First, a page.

Her first hit songs, among them "Love and Kisses," and one of my faves, "(If You Can't Sing It) You'll Have to Swing It (Mr. Paganini)" brought her acclaim among jazz fans, and after Webb died in 1939 his band was renamed Ella Fitzgerald and her Famous Orchestra with Ella taking the role of bandleader.

She recorded nearly 150 sides during her time with the orchestra, most of which were novelty songs like "A-Tisket, A-Tasket," and to my mind mostly forgetabble and a result of her career lacking direction.

That changed dramatically in 1942 when Ella hired jazz impresario and civil rights activist Norman Granz as her manager, signed with the Decca label and began a solo career that included several hits with the Ink Spots, Louis Jordan, and the Delta Rhythm Boys.

With the demise of the Swing era, and the decline of the great touring big bands, Ella's vocal stylings began to change as she collaborated with Dizzy Gillespie and his big band. She started scat singing, and her 1945 scat recording of "Flying Home" would later be described by The New York Times as:

"One of the most influential vocal jazz records of the decade. . . .Where other singers, most notably Louis Armstrong, had tried similar improvisation, no one before Miss Fitzgerald employed the technique with such dazzling inventiveness."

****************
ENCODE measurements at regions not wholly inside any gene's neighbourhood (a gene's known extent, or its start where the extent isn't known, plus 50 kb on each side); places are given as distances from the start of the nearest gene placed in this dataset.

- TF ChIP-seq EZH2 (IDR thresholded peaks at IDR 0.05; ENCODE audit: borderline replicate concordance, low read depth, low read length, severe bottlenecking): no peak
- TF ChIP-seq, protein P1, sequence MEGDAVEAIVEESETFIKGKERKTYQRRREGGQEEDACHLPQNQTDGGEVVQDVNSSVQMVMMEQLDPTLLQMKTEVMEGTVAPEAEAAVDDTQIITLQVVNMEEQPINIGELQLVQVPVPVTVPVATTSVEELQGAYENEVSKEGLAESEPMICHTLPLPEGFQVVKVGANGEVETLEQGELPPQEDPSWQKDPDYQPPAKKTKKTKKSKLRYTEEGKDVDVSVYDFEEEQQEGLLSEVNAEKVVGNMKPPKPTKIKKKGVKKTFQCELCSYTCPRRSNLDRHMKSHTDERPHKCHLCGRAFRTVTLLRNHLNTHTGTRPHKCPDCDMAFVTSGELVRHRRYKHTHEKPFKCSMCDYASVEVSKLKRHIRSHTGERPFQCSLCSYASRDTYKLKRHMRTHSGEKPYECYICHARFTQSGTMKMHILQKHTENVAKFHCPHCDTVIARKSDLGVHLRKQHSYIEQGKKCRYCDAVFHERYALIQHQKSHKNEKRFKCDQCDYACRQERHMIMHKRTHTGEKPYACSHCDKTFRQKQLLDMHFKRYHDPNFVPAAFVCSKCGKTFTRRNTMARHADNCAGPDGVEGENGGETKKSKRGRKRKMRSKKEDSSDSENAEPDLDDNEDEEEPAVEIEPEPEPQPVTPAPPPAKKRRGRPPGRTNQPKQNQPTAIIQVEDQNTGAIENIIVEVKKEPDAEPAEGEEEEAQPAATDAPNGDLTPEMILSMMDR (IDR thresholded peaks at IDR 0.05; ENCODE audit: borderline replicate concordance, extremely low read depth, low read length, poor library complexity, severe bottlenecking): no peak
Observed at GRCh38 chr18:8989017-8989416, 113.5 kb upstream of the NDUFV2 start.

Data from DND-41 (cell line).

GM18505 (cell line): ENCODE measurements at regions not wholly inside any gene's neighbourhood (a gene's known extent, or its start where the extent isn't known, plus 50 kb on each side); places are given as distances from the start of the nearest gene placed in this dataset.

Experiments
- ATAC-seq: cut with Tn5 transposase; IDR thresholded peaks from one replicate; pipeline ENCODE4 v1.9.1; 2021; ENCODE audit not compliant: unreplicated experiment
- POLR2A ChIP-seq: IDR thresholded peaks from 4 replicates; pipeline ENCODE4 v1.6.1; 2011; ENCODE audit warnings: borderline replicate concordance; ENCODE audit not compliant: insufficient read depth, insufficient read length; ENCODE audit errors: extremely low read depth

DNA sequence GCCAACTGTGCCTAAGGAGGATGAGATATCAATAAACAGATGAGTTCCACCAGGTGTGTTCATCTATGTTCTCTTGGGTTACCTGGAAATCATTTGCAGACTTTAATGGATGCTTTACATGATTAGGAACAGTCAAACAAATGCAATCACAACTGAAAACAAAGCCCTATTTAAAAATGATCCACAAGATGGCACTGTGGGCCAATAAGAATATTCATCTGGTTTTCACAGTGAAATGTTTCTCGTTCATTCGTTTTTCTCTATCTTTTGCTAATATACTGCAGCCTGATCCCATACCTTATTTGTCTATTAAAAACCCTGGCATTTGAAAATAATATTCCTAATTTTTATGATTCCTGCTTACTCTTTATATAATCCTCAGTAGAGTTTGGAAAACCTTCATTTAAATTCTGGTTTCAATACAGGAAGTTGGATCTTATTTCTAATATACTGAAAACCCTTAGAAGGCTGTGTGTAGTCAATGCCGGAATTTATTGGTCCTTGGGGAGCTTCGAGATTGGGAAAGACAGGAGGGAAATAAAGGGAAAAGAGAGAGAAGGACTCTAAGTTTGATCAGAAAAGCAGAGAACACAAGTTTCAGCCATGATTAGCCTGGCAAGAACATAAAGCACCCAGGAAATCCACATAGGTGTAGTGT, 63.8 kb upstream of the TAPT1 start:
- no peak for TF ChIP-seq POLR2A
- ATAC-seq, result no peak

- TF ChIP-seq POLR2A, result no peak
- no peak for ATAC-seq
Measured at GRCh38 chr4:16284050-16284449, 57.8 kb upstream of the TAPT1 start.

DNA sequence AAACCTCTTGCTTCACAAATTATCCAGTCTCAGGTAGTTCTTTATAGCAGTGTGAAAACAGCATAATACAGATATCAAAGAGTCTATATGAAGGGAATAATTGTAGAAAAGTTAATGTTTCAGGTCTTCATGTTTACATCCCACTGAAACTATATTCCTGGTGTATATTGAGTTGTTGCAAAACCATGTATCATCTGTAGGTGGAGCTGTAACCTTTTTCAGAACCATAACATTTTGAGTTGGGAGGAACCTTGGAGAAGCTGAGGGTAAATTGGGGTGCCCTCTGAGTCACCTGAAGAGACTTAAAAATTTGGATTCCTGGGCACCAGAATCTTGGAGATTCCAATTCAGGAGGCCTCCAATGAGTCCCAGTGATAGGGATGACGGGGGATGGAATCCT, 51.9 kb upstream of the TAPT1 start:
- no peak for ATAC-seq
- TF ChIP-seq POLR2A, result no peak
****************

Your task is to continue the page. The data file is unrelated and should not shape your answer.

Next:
Her be-bop recordings of "Oh, Lady be Good!" and "How High the Moon" also were popular and cemented her reputation as a leading jazz vocalist.

In 1955, Granz created the Verve Records label to showcase her and she quickly moved into the musical mainstream with the release of her landmark 1956 album, Ella Fitzgerald Sings the Cole Porter Songbook.

Recalling that period, Ella told an interviewer:

"I had gotten to the point where I was only singing be-bop. I thought be-bop was 'it', and that all I had to do was go some place and sing bop. But it finally got to the point where I had no place to sing. I realized then that there was more to music than bop. Norman felt that I should do other things . . . It was a turning point in my life."

Seven other songbook albums spotlighting composers and lyricists would follow over the next eight years and taken together are a cornerstone of the Great American Songbook. Ella Fitzgerald Sings the Duke Ellington Songbook (1957) is my hands down favorite Ella album and the only Songbook on which the composer she interpreted played with her.